Meenakshi Chhabra has always viewed the world through the lens of conflict resolution.
As a girl, she traveled throughout India with her family as her father pursued a military career. She witnessed the strained relationship between India and Pakistan that frequently broke out into violence.
She was surrounded by stories of conflict. "Whether it was my family or it was our schools, and even movies,” she recalls. “I think one’s identity is informed by the 'enemy other,' when you’re growing up in a conflict context.”
A two-time Fulbright scholar, Meenakshi has dedicated years to building relationships between Indian and Pakistani youth and adults through education, research and advocacy; and she was featured on the cover of International Educator magazine in an article about "Women Peacemakers."
A Lesley graduate and now an associate professor at her alma mater, Meenakshi also engages her students in her peacemaking field work.
“Whatever I encounter in the field I bring into my classroom and share it with my students,” she says. “I’ve always seen my work as both a scholar and a practitioner and I find that my teaching and academic work feeds into my practice, and my practice feeds into my research and teaching.”
'How Can We Engage People on the Ground?'
After high school, Meenakshi went on to earn a BA in political science at Lady Sri Ram College in Delhi University, India. From there, she knew she wanted to advance her studies but first she travelled the world working in the airline industry. It wasn’t until her move to the United States that she enrolled in the International Higher Education and Intercultural Relations program (formerly Intercultural Relations), in which she now teaches.
“Somebody told me about the program at Lesley and I said, ‘Yes! This is something I’d like to do,’” she says. “With my political science major and my interest in peoples and cultures, it just seemed like a perfect fit.”
“I felt inspired to attend Lesley because it wasn’t conventional, like international relations that talked about working in government or with politicians,” she says. “It was really about working with individuals and asking, ‘How can we engage people on the ground?’”
Although her grandparents had moved to India from Pakistan as refugees, Meenakshi herself had never met anyone from the neighboring country, due to closed borders. This situation informed her thesis at Lesley: “What does it mean to understand the other?”
She posed this question to three generations of Pakistani families, interviewing them about their understanding of the conflict in their country. Influenced by her own experience growing up surrounded by the discourse of conflict, Meenakshi knew it was something she wanted to explore further.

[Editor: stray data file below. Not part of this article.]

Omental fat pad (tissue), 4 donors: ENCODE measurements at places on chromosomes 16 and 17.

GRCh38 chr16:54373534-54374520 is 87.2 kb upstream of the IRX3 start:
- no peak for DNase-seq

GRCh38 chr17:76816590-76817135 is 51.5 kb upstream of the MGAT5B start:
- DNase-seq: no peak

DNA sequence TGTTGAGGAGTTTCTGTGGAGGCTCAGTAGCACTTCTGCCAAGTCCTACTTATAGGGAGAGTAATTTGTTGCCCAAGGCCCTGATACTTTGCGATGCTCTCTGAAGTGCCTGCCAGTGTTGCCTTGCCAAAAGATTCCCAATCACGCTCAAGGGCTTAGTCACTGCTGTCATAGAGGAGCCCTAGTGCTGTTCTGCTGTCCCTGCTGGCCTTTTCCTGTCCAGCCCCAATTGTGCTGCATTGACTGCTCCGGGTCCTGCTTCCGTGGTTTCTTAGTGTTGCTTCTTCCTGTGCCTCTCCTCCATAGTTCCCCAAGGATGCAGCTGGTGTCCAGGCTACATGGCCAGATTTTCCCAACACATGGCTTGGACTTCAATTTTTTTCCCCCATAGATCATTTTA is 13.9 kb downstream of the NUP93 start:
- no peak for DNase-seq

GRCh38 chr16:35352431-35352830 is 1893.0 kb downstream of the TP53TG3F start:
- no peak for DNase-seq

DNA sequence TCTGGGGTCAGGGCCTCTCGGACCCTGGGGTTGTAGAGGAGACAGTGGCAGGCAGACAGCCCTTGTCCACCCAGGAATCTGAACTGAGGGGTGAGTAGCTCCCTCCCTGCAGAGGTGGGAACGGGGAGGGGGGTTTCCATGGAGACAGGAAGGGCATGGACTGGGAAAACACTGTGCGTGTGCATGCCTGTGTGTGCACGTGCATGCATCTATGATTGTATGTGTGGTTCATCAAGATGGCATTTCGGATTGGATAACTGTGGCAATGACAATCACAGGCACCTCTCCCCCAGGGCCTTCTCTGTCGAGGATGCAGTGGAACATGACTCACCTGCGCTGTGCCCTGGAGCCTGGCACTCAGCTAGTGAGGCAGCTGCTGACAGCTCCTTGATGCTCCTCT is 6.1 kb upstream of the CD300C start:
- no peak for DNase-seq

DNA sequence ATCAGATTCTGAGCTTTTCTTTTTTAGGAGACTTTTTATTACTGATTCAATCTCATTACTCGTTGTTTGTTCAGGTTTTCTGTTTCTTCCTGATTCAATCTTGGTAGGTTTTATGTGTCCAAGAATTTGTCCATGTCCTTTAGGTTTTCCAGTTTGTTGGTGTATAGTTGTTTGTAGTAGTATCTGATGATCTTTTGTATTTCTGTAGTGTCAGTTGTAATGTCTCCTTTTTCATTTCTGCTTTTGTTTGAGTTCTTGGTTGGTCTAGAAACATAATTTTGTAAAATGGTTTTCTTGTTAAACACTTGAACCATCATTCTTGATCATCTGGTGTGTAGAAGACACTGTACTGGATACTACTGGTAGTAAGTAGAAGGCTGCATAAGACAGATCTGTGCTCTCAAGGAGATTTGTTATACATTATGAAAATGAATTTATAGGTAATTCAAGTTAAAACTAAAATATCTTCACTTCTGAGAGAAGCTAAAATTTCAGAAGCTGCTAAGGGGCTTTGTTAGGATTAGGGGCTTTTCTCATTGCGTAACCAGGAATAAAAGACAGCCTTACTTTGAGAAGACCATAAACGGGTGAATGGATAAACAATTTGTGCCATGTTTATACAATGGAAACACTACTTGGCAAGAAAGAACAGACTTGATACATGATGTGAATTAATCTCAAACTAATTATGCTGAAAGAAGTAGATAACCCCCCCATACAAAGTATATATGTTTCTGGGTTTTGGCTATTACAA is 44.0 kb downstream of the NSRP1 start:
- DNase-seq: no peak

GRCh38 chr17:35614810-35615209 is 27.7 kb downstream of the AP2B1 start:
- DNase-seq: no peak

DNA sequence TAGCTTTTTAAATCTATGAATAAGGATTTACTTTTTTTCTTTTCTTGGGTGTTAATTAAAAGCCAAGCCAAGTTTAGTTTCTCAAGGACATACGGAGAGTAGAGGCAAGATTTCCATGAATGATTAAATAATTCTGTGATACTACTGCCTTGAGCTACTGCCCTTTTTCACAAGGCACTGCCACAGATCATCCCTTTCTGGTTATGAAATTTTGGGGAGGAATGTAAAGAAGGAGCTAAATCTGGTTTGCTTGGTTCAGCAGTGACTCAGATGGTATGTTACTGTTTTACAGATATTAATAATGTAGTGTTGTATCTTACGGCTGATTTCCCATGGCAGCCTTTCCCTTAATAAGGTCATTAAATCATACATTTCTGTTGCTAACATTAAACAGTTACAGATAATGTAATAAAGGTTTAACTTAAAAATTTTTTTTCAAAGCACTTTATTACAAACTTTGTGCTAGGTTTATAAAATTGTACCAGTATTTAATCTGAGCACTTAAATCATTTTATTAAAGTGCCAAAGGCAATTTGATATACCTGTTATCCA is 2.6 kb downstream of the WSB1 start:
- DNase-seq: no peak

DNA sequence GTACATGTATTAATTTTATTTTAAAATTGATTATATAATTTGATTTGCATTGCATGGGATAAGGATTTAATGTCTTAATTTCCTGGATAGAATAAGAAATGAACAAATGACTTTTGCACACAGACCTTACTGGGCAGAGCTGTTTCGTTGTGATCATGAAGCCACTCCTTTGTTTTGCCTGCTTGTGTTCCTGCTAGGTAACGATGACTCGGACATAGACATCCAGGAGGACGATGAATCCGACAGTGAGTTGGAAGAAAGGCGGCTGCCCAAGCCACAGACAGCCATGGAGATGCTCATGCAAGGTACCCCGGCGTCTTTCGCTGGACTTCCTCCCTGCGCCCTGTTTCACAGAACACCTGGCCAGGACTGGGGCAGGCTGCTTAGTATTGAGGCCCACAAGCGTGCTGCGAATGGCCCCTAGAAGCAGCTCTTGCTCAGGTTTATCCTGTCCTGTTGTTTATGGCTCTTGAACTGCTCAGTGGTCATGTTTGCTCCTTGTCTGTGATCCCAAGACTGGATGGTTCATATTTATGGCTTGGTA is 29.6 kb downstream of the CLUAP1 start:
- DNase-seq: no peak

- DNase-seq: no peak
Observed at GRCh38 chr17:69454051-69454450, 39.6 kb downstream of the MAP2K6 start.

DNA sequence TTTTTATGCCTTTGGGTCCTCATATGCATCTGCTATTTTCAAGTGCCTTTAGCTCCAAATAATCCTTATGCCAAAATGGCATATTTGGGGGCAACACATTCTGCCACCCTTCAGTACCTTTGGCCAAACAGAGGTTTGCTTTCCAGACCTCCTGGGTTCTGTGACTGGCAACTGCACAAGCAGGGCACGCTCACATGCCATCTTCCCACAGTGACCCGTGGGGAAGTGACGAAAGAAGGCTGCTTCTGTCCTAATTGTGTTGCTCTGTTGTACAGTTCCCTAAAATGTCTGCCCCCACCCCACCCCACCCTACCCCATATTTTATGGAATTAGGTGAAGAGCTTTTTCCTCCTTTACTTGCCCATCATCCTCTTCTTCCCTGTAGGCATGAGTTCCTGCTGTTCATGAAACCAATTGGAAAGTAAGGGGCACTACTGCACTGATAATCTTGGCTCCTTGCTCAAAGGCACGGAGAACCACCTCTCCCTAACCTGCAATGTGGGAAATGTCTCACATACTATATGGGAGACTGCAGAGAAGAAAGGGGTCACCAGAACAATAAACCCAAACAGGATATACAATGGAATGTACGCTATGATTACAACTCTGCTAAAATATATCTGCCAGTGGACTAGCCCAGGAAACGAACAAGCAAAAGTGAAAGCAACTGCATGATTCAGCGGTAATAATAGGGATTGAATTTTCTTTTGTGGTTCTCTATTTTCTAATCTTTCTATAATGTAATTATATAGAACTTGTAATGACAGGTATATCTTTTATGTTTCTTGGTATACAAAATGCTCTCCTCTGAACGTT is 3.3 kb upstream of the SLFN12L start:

Shortly after Meenakshi completed her master’s in 2000, she began teaching as an adjunct in the program while pursuing doctoral work at Lesley. Upon completing her PhD in 2006, she was hired in the Global Interdisciplinary Studies program and continued to teach in the International Higher Education Program.
Peace-Building in India and Pakistan
Meenakshi’s studies led her to connect with the Seeds of Peace program, a non-governmental organization that promotes peace and peace-building skills for youth and educators from conflict regions. In 2001, she began working on a pro bono basis to support a program to bring together youth from India and Pakistan.
She was able to deepen her research in India by visiting schools and working with teachers there. She also collaborated with a colleague from India on a research project related to minority schools in India. As part of her scholarship, she facilitated workshops focusing on the interplay between teacher identity and textbooks, especially related to historical events of conflict and violence.
“The underlying question guiding my research and practice has always been to explore how we can acknowledge and re-story the past towards a narrative of peace.”
She has brought her master’s students from Lesley to the Seeds of Peace program for internship opportunities.
“It’s one thing when you just talk theory and research, but when you can actually share from the field about your blind spots, what you've learned, and the possibilities that exist, I think students can actually see it working, and appreciate the big picture” she says. “It is about being willing to get your hands messy.”
Meenakshi strives to inspire her students through her own history and work, fostering a new generation of conflict-transformation advocates and peace-seekers.
“It’s not just a way of teaching concepts by connecting to real world problems, but also inspiring the students with actual stories and anecdotes, while working in collaborative relationships to impact social change."
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